But here in the District of Columbia, power over our governance is given to people we never elected, who either don't know or don't care about these things, and frequently don't feel they have better things to do with their time.

Wednesday, December 03, 2003

I finally found a use for that el cheapo bottle of vodka in my liquor cabinet - and it's not as the active ingedient in my fifth strong screwdriver of the night, at which time I'd be hard pressed to distinguish it from Stoli. (The brand is Zelko, not the infamous Bowman's Virginia Vodka, and it emanates from Baltimore rather than Virginia, but it's got a plastic bottle all the same.)

My dry erase board is now clean.

In other food and drink news, I've now finished all my leftover food from last week's Thanksgiving feast, with the exception of one piece of Tricia's excellent apple strudel, which she had left over from her family Thanksgiving feast. Yum!

And the idiot catering at work had to bring in a sandwich spread Monday morning that consisted primary of - you guessed it - turkey sandwiches. As if it's been so long since any of us ate turkey.

Tuesday Morning Quarterback is back. Which, for those of us who are football fans, is a good thing.

Now I only hope he can avoid writing ill-advised columns where he sounds like a conspiracy monger or an apologist for date rape.

Pseudo-Electric Streams Of Pleasure

The British magazine Literary Review gives out a dubious prize every year - the Bad Sex in Fiction award. The winner of this year's award will be announced in a presentation ceremony hosted by Sting, after all the offending passages are recited.

Wow, John Updike and Paul Theroux are nominees.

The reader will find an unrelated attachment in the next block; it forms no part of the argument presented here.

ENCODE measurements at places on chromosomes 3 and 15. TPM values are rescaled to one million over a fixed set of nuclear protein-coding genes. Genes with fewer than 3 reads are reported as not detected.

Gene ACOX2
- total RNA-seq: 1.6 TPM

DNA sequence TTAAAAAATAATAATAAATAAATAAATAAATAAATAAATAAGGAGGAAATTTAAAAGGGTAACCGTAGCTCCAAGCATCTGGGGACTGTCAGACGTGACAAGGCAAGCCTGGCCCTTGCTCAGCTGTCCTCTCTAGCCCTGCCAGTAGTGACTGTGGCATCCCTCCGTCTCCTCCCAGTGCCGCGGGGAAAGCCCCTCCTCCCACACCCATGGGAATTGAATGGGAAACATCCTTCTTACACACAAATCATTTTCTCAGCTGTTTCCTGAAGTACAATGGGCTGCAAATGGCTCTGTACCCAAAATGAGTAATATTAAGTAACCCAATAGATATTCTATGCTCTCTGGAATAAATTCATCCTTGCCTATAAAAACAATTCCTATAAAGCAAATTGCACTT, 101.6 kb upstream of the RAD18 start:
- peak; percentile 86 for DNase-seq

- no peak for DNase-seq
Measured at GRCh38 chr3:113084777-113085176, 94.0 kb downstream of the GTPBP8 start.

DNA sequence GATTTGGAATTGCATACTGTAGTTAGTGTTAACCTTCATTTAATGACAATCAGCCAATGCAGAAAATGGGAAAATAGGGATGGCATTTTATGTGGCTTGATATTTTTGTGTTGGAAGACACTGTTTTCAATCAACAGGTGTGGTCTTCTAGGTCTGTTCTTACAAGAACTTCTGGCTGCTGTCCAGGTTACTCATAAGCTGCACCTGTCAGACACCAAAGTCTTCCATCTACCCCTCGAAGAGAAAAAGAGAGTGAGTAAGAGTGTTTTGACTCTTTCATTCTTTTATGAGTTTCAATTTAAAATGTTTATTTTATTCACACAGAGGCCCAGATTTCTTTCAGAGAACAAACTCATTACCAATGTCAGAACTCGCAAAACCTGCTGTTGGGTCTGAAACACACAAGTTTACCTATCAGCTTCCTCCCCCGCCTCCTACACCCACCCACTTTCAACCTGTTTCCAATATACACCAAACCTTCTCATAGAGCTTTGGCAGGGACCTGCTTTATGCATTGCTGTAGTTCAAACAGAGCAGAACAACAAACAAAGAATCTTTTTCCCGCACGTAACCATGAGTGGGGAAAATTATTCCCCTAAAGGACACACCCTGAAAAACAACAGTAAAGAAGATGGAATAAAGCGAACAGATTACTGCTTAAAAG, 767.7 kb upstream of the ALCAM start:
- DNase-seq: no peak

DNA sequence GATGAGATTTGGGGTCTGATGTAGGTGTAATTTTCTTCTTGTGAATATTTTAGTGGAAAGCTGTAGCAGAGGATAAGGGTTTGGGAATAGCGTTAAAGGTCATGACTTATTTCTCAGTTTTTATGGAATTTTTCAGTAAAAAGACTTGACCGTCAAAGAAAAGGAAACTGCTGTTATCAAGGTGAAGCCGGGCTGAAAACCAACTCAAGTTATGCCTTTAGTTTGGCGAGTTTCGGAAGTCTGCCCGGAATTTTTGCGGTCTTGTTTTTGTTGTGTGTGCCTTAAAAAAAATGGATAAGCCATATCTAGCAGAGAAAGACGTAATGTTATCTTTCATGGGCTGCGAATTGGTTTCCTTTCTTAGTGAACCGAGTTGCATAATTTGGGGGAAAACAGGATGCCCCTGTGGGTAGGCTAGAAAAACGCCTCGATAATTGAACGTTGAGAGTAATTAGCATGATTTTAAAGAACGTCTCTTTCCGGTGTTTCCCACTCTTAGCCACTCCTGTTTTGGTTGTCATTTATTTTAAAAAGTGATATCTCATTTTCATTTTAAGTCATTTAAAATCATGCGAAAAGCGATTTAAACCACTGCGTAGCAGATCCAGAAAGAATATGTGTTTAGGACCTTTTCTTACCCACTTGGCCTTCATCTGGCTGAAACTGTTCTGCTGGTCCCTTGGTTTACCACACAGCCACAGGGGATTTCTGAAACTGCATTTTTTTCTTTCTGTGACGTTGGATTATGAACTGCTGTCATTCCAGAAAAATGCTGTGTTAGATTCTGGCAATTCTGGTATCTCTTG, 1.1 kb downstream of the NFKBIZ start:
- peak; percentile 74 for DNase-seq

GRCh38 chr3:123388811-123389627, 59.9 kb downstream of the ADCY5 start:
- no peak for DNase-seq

As bad as the passages in that article are, I bet I could do worse.

The saddest thing about all this is that, after reading a few posts to alt.sex.stories freshman year, I decided to write a piece of bad erotica, just to prove that I could. It turned out way too self-aware/self-conscious, and I was never able to decide whether I wanted to write true stroke lit or simply satirize the easily satirizable genre. (Is "satirizable" a word?)

The essay was written two computers ago, and I can't track it down on any medium. Which, all things considered, might be a good thing.

I remember the plot, such as it was, involved a man named Doug, who was teaching English in China, being seduced by one of his students, who was named Suzi. To say it was awful would be generous. It had ludicrous code words for genitalia. It had all the hallmarks of bad "Asian fetish" porn. There was even bad symbolism as I attempted to compare the illicit sexual affair with warming relations between East and West in the early post-Cold War days. It was laughably bad, which was either entirely beside the point or really was the whole point.

I think I attempted to post it to USENET - more proof that freshmen in college should not be allowed anywhere near the Internet, ever. I don't think it worked, since I looked on every archive I could think of for the phrase that forms the title of this rambling, which is more or less the only chunk of prose that I remember from the whole story.

Apparently I'm the only person in history (at least the only person in history with internet access) ever to have thought of the phrase "pseudo-electric streams of pleasure."

Which is just as well, really.

Never mind that I had no idea how exactly one would experience "pseudo-electric streams of pleasure." I'm still not quite sure what that phrase means, but it sounded good at the time.

Of course, unlike earlier this evening, anyone who googles "Pseudo-Electric Streams Of Pleasure" will come up with at least one result.

Oh, yeah, now I have to do my part. The administration of George W. Bush is a miserable failure.

Tuesday, December 02, 2003

Courtesy of Atrios...

Try this Google search and see what comes up.

You'd think someone would have done something about this by now...